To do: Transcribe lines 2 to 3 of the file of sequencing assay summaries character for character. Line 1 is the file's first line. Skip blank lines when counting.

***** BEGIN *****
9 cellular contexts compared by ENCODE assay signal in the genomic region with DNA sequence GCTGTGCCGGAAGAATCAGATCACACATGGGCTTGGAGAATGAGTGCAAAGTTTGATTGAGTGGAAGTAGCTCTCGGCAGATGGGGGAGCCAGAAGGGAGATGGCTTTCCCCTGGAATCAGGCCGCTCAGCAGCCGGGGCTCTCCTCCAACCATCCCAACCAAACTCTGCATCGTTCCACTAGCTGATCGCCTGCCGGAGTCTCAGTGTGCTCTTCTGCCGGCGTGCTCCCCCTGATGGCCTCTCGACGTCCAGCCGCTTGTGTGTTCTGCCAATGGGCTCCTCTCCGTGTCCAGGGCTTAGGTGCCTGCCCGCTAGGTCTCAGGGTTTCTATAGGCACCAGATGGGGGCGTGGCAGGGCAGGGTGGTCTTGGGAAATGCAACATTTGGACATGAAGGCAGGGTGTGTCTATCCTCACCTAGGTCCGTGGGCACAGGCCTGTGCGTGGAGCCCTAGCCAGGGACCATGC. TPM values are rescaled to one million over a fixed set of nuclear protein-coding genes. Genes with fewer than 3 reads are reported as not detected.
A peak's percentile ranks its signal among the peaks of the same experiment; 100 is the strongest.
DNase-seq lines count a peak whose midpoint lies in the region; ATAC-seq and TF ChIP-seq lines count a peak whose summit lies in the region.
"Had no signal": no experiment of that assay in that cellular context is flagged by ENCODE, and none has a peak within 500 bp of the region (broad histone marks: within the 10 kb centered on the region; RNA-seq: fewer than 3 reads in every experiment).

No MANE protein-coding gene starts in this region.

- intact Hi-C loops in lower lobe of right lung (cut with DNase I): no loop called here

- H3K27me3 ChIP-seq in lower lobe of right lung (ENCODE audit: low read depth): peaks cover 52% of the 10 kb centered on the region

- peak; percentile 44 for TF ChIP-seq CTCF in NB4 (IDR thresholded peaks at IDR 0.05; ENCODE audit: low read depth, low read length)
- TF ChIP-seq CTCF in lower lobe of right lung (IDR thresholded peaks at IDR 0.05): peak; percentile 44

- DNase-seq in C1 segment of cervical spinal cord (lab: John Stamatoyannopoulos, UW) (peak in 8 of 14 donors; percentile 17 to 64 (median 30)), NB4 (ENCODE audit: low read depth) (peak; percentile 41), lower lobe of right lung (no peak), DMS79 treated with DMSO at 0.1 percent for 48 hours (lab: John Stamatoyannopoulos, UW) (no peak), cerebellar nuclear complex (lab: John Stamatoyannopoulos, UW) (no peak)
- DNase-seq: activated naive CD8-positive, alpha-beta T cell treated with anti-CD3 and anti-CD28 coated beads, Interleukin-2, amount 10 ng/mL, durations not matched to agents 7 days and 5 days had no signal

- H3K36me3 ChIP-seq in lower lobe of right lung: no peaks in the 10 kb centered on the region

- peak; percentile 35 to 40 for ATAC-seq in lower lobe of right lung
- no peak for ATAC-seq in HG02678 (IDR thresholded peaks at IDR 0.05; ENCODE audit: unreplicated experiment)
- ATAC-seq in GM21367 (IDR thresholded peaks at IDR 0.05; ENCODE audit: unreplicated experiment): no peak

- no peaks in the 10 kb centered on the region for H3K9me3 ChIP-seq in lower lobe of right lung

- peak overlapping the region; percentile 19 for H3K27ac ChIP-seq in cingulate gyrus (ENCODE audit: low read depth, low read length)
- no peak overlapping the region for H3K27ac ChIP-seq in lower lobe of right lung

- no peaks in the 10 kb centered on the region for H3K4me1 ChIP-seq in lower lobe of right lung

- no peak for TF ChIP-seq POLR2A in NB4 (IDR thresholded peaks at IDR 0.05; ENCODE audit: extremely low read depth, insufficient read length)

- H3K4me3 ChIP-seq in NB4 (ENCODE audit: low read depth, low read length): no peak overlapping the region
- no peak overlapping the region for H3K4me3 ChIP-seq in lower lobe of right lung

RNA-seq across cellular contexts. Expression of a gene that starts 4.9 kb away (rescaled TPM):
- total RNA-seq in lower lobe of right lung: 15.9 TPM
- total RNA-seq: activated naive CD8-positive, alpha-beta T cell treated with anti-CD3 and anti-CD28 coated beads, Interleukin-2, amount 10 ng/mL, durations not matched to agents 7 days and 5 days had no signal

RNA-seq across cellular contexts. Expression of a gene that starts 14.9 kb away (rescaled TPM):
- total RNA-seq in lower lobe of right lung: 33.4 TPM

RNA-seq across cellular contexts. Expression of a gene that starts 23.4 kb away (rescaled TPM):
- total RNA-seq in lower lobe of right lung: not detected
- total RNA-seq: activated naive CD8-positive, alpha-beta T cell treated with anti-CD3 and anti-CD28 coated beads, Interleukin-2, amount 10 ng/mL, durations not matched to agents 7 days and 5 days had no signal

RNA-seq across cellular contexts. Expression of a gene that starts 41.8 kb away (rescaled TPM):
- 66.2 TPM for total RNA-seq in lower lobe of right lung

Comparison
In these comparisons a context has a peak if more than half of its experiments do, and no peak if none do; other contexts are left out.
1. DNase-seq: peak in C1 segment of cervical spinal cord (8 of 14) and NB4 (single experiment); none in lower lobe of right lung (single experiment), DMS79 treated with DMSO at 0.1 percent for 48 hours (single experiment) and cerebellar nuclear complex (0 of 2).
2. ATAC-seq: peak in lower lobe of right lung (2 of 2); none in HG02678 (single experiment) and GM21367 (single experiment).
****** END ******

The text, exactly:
A peak's percentile ranks its signal among the peaks of the same experiment; 100 is the strongest.
DNase-seq lines count a peak whose midpoint lies in the region; ATAC-seq and TF ChIP-seq lines count a peak whose summit lies in the region.